Scott :
Yeah.

Rachel:
So I think we’ve hit them pretty hard Scott here. Can you think of maybe one last hard hitting tip that could help steer them on the right path?

Scott :
Yeah. So, many people right now because of the pandemic or have changed to online platforms, they’re putting together online courses. If you launch a course in one of your wonderful or maybe your favorite students decided they’re going to take your course and sell it as their own, then you’re behind the eight ball because you haven’t registered it. You have to then go back, register that with the copyright office before you can go after them and stop them from using your intellectual property and making your money. So the only way to do that is register it as you do it. So, when you create it and you poured hundreds of hours into this thing, then register the copyright it’s not that hard, it’s not that expensive. Call Rachel, call me, or call someone else but make sure you’ve protected this thing that you’ve spent all this time building before you take it to market.

Rachel:
A hundred percent, I agree. Well Scott, this has been so wonderful packed with information. You all listening, definitely make sure you dig into the Business Bites Facebook group. As always every episode we have its own specific thread. I want to hear what intellectual property you all have not because I want to sit and solicit to protect it, but I want to be able to provide you guys a little resources to make sure you’re having optimal protection. And I just want to see who’s in the group. So, make sure you dig into that. And once again Scott, thank you so much. We’re going to link all your stuff. You guys can check out his Access Plan on the show notes page. Also throw up some information of my firm, as well as the quick checklist that you need to see what you need to protect, how you need to avoid issues. And also how to find an attorney that’s going to help you be proactive like a family doctor versus reactive like an emergency doctor trying to resuscitate your business later.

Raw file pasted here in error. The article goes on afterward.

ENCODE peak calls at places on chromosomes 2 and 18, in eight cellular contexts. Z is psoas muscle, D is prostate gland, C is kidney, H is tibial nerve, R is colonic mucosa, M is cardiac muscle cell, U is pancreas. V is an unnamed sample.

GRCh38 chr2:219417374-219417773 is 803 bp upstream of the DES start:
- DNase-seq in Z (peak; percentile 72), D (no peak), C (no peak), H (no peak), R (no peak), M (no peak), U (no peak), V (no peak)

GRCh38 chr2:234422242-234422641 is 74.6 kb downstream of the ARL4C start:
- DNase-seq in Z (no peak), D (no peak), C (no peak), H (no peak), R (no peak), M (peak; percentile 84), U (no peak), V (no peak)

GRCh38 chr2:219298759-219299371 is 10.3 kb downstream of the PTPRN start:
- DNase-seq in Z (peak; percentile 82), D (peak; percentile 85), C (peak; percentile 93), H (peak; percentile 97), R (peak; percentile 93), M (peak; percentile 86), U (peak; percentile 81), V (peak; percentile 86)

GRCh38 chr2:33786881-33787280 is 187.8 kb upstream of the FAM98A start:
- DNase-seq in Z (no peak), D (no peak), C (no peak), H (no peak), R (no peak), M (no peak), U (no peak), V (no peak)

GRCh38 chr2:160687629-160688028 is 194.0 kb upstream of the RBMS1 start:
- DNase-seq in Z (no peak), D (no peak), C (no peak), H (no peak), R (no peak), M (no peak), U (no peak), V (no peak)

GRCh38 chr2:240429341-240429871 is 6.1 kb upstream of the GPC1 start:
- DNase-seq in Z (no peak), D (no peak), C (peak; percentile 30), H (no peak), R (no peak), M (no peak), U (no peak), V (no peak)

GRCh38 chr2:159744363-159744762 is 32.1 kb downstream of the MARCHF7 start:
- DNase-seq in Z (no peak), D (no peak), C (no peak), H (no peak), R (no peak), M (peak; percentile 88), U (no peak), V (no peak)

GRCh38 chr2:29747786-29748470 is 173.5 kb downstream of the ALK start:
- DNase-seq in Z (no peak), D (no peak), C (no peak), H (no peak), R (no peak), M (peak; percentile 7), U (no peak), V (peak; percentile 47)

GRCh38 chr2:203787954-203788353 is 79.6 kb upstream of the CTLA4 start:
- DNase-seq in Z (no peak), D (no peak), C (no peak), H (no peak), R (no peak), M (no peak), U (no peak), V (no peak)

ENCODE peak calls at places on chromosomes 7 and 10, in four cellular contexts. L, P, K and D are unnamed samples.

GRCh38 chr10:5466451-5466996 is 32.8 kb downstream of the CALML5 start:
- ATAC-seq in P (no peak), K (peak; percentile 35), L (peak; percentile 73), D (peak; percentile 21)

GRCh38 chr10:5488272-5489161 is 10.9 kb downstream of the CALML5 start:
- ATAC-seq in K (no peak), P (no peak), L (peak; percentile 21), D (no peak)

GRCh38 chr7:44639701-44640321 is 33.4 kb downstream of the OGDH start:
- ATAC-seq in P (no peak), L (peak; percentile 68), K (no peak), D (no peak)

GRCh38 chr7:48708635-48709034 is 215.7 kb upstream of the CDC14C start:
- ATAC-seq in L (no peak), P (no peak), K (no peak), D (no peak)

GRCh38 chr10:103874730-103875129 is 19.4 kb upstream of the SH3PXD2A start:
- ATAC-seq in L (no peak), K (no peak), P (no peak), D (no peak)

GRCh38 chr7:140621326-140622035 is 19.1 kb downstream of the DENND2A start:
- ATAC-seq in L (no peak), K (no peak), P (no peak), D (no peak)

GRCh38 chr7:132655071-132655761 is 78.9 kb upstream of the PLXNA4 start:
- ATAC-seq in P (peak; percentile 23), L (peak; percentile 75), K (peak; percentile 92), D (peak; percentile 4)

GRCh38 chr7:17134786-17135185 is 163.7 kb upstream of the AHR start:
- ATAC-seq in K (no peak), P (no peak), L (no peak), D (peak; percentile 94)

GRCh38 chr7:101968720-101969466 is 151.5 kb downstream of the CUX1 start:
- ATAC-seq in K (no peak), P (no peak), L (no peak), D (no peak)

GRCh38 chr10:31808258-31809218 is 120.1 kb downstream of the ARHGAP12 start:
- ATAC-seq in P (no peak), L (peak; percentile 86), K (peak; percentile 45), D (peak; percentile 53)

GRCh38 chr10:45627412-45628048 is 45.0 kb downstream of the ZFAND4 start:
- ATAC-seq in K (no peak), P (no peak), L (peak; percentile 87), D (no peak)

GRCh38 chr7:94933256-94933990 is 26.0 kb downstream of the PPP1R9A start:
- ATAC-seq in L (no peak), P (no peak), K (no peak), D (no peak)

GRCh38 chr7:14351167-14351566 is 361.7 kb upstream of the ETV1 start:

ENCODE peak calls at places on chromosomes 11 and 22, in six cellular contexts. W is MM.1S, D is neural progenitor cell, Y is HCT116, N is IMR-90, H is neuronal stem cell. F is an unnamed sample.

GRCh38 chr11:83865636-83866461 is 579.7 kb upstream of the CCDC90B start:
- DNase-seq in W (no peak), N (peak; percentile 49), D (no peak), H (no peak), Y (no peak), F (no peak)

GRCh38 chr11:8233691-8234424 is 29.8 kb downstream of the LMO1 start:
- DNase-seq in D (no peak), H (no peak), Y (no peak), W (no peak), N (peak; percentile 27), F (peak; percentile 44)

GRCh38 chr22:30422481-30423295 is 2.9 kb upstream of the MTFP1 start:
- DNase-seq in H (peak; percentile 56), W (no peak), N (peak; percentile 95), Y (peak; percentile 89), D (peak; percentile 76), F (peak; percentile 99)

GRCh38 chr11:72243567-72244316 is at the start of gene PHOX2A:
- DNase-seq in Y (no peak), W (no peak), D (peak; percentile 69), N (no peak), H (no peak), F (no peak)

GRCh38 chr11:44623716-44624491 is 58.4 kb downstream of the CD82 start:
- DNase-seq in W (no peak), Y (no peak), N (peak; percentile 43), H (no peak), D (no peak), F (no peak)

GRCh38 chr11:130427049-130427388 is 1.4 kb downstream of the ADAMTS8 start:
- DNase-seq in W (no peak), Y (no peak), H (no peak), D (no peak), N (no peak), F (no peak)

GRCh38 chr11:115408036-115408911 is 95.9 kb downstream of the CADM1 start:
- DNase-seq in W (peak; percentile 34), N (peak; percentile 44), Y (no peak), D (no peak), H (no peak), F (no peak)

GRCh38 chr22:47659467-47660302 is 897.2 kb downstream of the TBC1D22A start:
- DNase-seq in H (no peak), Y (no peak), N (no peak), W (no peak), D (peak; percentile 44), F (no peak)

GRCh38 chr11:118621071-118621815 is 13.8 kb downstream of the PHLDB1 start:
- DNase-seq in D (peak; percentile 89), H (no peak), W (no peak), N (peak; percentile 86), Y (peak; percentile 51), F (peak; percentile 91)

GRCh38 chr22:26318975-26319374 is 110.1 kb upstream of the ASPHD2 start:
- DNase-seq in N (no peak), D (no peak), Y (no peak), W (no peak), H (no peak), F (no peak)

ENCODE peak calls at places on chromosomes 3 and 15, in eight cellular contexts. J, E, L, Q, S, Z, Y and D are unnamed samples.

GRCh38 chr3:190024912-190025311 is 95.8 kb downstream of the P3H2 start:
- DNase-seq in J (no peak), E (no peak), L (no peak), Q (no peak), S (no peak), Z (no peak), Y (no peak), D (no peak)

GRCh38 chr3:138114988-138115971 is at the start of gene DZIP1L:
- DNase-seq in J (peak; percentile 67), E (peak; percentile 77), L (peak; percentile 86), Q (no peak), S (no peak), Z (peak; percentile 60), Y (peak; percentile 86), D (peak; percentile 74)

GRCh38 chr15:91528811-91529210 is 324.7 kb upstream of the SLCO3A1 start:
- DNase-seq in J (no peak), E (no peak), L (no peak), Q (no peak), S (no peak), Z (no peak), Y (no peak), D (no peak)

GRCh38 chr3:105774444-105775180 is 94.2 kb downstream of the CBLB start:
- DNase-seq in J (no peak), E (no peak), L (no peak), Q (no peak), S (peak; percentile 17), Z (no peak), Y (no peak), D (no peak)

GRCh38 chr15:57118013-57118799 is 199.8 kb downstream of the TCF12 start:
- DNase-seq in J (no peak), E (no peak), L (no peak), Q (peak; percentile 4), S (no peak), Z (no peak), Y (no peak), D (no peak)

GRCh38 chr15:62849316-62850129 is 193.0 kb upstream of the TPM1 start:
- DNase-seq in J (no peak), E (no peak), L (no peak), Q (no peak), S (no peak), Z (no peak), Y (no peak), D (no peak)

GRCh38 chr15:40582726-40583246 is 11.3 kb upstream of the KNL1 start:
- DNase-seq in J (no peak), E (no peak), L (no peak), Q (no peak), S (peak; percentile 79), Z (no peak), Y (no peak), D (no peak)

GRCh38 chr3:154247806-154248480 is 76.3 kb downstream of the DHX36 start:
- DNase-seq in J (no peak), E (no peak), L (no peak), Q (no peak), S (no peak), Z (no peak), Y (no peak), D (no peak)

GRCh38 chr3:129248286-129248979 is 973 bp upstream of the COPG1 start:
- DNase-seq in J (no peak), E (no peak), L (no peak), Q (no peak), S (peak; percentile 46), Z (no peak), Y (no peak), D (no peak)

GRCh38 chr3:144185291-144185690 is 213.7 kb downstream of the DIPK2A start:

Speaker 2:
Thanks for joining Rachel on this episode of the Business Bites. For show notes, a list of recommended tools or referenced episodes you can find them at businessbitespodcast.com. Until next time.

Scott Reib headshot

Meet Scott

As the official Zig Ziglar Small Business Lawyer and a Ziglar Legacy Certified Trainer, it’s no wonder that Scott Reib is known as “America’s Legal Coach.” For the last two decades, Scott has been helping business owners, entrepreneurs, and coaches “shatterproof” their businesses by implementing specific strategies for structure, growth, and protection. Over the last three years, Scott has been sharing these strategies with business owners and coaches, and watching them grow and succeed!

Even with 20+ years of legal experience, Scott is a firm believer that legal advice doesn’t have to be expensive or intimidating. His passion lies in changing the way we view legal counsel: from “emergency” situations to “primary care provider” relationships. Scott is shifting this perspective via Access Plan, his groundbreaking subscription-model legal service, where he helps clients understand their legal questions before they find themselves in a legal emergency.

Website | Facebook | Instagram | Twitter 

Hi, I’m Rachel Brenke

Rachel Brenke

As a mom, team USA athlete and cancer-survivor, I want a real life while I have a real business.  This is why my resources don’t promote hustle-culture, rather tough-love and no-holds-barred tips to achieving both.  In addition to this website, I have a top-ranked business podcast, been featured in places like Forbes and work 1:1 with so many of you.

Enough about me though. I am proud of you for pursuing entrepreneurship. It is rewarding and amazing.  Keep at it!